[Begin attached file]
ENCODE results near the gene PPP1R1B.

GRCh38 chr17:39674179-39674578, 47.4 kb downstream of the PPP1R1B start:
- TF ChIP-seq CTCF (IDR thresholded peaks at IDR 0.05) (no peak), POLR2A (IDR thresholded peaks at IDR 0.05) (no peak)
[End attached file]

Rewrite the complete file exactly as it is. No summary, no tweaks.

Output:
ENCODE results near the gene PPP1R1B.

GRCh38 chr17:39674179-39674578, 47.4 kb downstream of the PPP1R1B start:
- TF ChIP-seq CTCF (IDR thresholded peaks at IDR 0.05) (no peak), POLR2A (IDR thresholded peaks at IDR 0.05) (no peak)